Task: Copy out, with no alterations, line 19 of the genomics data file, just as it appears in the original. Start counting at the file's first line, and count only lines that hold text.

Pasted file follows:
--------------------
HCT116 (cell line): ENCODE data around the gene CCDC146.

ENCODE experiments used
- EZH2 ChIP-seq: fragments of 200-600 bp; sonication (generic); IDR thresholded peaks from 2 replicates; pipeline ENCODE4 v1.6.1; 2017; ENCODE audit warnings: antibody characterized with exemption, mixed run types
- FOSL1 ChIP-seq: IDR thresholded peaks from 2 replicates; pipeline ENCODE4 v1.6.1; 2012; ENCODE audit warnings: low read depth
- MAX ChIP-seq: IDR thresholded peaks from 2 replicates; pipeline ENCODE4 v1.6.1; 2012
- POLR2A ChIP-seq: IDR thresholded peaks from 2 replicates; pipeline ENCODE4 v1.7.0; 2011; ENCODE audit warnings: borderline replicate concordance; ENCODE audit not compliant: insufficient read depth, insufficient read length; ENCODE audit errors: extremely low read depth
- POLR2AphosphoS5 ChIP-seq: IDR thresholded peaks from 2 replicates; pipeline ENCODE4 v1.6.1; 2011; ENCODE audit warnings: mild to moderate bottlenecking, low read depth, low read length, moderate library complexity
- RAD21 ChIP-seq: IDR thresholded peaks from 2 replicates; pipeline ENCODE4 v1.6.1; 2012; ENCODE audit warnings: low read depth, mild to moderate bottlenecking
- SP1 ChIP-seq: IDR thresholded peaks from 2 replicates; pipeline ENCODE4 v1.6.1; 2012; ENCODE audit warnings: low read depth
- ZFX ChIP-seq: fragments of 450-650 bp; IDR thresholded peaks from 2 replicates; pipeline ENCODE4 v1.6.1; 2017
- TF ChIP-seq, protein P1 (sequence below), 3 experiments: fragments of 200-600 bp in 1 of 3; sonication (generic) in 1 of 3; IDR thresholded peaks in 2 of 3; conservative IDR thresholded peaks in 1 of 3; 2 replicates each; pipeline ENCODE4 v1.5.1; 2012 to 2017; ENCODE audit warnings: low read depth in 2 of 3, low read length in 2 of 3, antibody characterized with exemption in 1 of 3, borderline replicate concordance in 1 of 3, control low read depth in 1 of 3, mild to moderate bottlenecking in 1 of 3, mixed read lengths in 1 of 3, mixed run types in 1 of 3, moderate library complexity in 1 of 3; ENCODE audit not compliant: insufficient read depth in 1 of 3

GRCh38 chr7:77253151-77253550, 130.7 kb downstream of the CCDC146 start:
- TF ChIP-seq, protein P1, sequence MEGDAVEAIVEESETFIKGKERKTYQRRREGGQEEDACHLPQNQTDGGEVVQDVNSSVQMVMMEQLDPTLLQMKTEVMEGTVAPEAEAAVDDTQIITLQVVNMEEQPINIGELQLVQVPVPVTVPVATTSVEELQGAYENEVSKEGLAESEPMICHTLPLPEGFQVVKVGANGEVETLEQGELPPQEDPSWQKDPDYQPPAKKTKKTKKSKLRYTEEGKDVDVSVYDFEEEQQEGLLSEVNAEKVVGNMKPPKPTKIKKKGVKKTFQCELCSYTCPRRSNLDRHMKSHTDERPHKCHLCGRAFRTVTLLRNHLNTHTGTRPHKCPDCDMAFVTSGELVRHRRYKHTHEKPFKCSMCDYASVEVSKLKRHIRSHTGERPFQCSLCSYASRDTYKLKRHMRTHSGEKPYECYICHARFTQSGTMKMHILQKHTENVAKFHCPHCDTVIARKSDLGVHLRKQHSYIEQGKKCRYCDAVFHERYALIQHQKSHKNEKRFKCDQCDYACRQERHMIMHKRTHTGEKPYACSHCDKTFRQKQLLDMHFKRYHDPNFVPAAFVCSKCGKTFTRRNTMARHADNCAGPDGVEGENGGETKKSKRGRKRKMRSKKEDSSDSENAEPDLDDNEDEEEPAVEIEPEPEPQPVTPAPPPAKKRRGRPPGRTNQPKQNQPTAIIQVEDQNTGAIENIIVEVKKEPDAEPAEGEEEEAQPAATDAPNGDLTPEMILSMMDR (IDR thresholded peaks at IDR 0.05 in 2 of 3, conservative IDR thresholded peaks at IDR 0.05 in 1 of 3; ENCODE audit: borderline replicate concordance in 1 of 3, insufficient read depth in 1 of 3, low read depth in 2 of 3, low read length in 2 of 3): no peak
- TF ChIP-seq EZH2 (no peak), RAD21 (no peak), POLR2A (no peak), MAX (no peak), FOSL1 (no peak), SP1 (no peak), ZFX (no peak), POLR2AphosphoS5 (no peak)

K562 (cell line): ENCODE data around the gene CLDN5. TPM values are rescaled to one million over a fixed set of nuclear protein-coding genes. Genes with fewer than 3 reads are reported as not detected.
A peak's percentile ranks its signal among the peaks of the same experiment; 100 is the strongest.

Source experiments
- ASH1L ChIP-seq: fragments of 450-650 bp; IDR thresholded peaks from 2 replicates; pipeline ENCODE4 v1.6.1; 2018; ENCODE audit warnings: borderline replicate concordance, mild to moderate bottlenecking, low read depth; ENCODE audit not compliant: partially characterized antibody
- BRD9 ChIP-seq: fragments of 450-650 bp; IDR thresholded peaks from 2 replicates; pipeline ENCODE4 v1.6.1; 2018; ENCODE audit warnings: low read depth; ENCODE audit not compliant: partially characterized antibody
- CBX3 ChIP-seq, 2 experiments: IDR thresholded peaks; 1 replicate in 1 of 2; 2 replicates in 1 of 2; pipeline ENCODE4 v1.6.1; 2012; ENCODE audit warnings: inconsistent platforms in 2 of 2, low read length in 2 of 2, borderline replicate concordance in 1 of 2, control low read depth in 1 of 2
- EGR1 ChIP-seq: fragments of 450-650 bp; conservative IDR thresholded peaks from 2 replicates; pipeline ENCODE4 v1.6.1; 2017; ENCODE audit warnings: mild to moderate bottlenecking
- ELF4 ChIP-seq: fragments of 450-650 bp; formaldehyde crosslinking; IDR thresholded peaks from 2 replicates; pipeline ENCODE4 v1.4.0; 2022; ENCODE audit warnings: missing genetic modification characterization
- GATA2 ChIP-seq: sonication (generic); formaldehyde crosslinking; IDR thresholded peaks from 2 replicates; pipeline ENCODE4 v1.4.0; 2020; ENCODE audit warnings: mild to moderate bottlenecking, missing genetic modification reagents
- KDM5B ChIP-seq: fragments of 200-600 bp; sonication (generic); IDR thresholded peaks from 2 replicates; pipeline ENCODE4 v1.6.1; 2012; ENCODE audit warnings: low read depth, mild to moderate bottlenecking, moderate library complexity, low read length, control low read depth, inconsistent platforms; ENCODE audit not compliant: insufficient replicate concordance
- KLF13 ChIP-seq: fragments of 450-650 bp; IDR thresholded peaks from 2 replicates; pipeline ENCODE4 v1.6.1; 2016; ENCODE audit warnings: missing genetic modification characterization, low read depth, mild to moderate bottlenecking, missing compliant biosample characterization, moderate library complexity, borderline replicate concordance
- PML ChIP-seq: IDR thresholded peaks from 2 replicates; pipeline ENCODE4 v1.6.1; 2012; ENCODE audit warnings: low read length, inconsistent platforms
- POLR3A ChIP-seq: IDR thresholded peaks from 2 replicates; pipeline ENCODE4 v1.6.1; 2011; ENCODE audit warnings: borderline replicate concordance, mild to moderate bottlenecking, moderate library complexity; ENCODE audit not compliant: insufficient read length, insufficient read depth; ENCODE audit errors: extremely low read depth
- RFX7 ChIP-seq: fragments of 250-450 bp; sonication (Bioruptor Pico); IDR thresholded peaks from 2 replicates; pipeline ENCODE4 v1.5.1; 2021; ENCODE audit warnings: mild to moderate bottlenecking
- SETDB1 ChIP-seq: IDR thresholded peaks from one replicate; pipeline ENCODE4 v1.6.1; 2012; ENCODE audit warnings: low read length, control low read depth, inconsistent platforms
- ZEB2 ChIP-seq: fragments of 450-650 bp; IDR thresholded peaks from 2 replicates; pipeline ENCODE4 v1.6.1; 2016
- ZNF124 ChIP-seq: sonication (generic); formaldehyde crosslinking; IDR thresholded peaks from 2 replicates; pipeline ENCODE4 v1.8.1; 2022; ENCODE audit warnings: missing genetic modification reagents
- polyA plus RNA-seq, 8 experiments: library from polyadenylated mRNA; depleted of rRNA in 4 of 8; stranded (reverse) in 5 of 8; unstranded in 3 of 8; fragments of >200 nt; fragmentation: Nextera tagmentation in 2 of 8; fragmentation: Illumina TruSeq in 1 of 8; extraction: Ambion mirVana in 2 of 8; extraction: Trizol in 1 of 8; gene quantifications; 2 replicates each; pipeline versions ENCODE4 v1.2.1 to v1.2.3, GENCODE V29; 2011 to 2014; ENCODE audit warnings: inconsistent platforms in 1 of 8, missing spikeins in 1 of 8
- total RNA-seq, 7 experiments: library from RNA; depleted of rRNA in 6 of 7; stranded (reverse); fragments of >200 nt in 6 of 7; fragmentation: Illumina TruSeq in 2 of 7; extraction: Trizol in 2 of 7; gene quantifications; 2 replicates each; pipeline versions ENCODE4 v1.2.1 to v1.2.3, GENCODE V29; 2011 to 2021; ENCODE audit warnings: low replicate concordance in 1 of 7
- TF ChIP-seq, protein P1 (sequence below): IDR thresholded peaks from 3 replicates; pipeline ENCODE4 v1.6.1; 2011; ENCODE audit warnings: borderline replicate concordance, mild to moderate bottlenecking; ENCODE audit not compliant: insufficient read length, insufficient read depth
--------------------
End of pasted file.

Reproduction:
- BRD9 ChIP-seq: fragments of 450-650 bp; IDR thresholded peaks from 2 replicates; pipeline ENCODE4 v1.6.1; 2018; ENCODE audit warnings: low read depth; ENCODE audit not compliant: partially characterized antibody